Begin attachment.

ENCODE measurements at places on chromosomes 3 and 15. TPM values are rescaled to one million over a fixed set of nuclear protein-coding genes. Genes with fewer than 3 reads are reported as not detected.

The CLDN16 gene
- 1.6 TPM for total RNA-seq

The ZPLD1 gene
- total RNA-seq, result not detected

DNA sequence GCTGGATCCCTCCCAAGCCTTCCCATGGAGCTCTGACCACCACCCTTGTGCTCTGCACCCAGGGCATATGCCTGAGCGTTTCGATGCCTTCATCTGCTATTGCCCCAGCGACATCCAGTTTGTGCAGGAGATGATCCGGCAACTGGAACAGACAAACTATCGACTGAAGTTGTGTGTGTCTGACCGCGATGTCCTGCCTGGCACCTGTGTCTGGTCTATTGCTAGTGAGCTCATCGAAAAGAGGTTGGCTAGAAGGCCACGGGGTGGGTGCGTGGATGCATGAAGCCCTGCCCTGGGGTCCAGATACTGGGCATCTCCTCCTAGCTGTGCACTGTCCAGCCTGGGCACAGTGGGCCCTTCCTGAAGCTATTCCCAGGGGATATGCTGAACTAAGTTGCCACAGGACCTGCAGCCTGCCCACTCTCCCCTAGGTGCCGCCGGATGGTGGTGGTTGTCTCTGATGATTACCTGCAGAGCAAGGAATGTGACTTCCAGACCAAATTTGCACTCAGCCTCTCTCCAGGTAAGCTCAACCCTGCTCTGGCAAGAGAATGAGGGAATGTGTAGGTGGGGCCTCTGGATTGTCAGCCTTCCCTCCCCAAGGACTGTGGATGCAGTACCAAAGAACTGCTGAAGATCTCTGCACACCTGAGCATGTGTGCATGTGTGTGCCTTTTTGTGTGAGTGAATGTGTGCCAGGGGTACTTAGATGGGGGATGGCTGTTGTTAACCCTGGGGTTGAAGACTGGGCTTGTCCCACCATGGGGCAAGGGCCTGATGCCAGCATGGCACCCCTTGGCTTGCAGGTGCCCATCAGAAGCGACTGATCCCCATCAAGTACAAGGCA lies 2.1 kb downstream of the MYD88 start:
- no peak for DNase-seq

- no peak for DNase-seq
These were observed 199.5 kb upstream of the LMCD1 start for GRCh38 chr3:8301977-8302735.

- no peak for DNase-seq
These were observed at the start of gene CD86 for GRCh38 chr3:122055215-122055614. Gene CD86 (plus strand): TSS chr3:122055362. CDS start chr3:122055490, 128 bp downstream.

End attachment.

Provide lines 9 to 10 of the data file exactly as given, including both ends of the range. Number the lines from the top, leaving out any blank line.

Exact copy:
These were observed 199.5 kb upstream of the LMCD1 start for GRCh38 chr3:8301977-8302735.

- no peak for DNase-seq